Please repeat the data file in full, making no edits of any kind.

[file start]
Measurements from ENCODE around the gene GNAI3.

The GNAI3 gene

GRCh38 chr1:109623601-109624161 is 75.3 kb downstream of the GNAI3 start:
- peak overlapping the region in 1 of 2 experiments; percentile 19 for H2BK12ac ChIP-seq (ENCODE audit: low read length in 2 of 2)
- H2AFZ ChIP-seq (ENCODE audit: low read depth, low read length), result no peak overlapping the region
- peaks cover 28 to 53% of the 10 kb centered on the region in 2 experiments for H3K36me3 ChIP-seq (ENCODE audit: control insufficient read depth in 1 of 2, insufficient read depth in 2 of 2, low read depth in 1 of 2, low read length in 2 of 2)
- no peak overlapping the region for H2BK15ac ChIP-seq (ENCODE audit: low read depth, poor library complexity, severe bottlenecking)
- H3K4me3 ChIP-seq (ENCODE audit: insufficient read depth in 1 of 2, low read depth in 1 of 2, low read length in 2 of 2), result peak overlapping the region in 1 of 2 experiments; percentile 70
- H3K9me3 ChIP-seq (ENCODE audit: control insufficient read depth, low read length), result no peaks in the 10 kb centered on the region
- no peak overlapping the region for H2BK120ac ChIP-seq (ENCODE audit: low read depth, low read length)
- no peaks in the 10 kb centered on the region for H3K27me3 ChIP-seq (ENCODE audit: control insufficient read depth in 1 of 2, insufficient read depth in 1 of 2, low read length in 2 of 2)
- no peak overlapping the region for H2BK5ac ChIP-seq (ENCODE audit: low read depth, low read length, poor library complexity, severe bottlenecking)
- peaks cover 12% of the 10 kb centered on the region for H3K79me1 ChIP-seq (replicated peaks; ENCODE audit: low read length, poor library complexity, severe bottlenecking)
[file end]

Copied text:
Measurements from ENCODE around the gene GNAI3.

The GNAI3 gene

GRCh38 chr1:109623601-109624161 is 75.3 kb downstream of the GNAI3 start:
- peak overlapping the region in 1 of 2 experiments; percentile 19 for H2BK12ac ChIP-seq (ENCODE audit: low read length in 2 of 2)
- H2AFZ ChIP-seq (ENCODE audit: low read depth, low read length), result no peak overlapping the region
- peaks cover 28 to 53% of the 10 kb centered on the region in 2 experiments for H3K36me3 ChIP-seq (ENCODE audit: control insufficient read depth in 1 of 2, insufficient read depth in 2 of 2, low read depth in 1 of 2, low read length in 2 of 2)
- no peak overlapping the region for H2BK15ac ChIP-seq (ENCODE audit: low read depth, poor library complexity, severe bottlenecking)
- H3K4me3 ChIP-seq (ENCODE audit: insufficient read depth in 1 of 2, low read depth in 1 of 2, low read length in 2 of 2), result peak overlapping the region in 1 of 2 experiments; percentile 70
- H3K9me3 ChIP-seq (ENCODE audit: control insufficient read depth, low read length), result no peaks in the 10 kb centered on the region
- no peak overlapping the region for H2BK120ac ChIP-seq (ENCODE audit: low read depth, low read length)
- no peaks in the 10 kb centered on the region for H3K27me3 ChIP-seq (ENCODE audit: control insufficient read depth in 1 of 2, insufficient read depth in 1 of 2, low read length in 2 of 2)
- no peak overlapping the region for H2BK5ac ChIP-seq (ENCODE audit: low read depth, low read length, poor library complexity, severe bottlenecking)
- peaks cover 12% of the 10 kb centered on the region for H3K79me1 ChIP-seq (replicated peaks; ENCODE audit: low read length, poor library complexity, severe bottlenecking)